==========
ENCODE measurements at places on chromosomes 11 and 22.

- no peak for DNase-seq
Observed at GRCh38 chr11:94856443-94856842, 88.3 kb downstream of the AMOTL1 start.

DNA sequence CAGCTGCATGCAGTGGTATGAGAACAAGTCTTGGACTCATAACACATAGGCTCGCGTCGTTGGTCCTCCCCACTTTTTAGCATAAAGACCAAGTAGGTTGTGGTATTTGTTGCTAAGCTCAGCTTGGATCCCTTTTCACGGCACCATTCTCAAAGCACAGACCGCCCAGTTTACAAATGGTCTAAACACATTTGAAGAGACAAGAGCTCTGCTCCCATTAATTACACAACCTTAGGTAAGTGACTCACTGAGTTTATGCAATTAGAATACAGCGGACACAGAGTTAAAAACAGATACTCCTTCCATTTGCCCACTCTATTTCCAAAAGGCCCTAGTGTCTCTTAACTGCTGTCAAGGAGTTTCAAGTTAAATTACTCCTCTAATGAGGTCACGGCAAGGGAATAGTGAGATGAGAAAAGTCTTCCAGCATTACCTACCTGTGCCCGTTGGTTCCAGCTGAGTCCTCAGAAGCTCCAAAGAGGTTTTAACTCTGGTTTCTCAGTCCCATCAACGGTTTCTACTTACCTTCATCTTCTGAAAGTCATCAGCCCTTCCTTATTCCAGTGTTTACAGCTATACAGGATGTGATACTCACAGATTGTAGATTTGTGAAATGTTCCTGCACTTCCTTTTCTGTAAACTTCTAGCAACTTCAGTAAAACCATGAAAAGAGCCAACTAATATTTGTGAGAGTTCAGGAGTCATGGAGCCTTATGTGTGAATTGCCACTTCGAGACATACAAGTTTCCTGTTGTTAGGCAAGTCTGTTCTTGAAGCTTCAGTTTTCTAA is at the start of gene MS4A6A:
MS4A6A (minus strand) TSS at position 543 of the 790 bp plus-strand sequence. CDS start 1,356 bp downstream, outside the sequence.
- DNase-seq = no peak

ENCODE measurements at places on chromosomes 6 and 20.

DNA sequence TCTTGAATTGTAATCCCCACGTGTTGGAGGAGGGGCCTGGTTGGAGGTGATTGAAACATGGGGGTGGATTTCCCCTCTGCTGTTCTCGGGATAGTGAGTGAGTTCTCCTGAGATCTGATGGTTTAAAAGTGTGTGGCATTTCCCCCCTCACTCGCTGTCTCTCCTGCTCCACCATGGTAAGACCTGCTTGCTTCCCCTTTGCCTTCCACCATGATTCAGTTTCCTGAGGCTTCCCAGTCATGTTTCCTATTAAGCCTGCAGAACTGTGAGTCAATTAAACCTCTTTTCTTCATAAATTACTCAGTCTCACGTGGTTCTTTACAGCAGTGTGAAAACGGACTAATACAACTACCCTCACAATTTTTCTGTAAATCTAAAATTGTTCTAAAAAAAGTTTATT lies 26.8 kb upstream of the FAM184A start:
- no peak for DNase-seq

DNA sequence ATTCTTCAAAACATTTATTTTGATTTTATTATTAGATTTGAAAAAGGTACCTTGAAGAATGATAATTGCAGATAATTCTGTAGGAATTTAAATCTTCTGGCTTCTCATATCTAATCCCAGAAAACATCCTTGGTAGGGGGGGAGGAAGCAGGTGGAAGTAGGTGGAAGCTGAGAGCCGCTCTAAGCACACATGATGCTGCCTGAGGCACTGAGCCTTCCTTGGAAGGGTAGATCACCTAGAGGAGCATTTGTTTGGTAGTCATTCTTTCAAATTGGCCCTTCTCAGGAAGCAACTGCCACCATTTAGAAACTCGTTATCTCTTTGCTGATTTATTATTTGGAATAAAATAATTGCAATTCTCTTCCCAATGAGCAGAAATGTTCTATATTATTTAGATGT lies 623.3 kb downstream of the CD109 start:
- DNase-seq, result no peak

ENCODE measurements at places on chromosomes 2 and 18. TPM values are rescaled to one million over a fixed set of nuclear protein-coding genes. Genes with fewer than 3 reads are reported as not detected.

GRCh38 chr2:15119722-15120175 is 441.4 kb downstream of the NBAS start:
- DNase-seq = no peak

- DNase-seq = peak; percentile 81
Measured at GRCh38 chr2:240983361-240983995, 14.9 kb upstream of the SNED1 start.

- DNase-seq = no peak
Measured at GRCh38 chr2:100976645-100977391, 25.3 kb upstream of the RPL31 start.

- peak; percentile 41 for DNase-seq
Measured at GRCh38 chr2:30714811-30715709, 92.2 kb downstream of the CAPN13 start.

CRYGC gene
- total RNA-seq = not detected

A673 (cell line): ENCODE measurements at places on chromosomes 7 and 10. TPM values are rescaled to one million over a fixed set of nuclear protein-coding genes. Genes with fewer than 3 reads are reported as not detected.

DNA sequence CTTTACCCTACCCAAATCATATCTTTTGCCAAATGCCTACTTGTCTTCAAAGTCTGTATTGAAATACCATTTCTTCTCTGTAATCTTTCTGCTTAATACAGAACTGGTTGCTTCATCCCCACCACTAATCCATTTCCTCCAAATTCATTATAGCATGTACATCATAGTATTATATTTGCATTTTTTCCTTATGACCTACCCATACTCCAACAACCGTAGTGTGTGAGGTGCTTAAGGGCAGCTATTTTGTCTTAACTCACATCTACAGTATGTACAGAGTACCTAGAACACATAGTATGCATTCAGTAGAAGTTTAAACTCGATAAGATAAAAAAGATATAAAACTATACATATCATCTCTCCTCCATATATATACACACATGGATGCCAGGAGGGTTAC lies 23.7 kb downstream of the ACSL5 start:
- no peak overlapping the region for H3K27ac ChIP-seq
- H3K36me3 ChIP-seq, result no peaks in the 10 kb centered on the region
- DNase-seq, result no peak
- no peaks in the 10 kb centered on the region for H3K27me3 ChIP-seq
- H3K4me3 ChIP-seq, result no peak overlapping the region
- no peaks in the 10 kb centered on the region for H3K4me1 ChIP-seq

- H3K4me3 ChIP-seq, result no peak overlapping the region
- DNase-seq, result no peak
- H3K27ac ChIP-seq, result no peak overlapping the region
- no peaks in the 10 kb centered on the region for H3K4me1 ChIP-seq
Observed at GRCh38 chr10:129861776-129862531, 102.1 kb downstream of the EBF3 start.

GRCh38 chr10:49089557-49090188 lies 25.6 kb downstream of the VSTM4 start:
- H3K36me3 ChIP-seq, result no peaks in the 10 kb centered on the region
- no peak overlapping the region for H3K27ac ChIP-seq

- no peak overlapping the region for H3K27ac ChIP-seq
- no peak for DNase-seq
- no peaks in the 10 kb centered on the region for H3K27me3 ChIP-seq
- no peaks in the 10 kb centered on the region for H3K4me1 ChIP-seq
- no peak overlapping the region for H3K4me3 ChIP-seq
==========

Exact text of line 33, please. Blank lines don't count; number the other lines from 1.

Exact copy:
- H3K27ac ChIP-seq, result no peak overlapping the region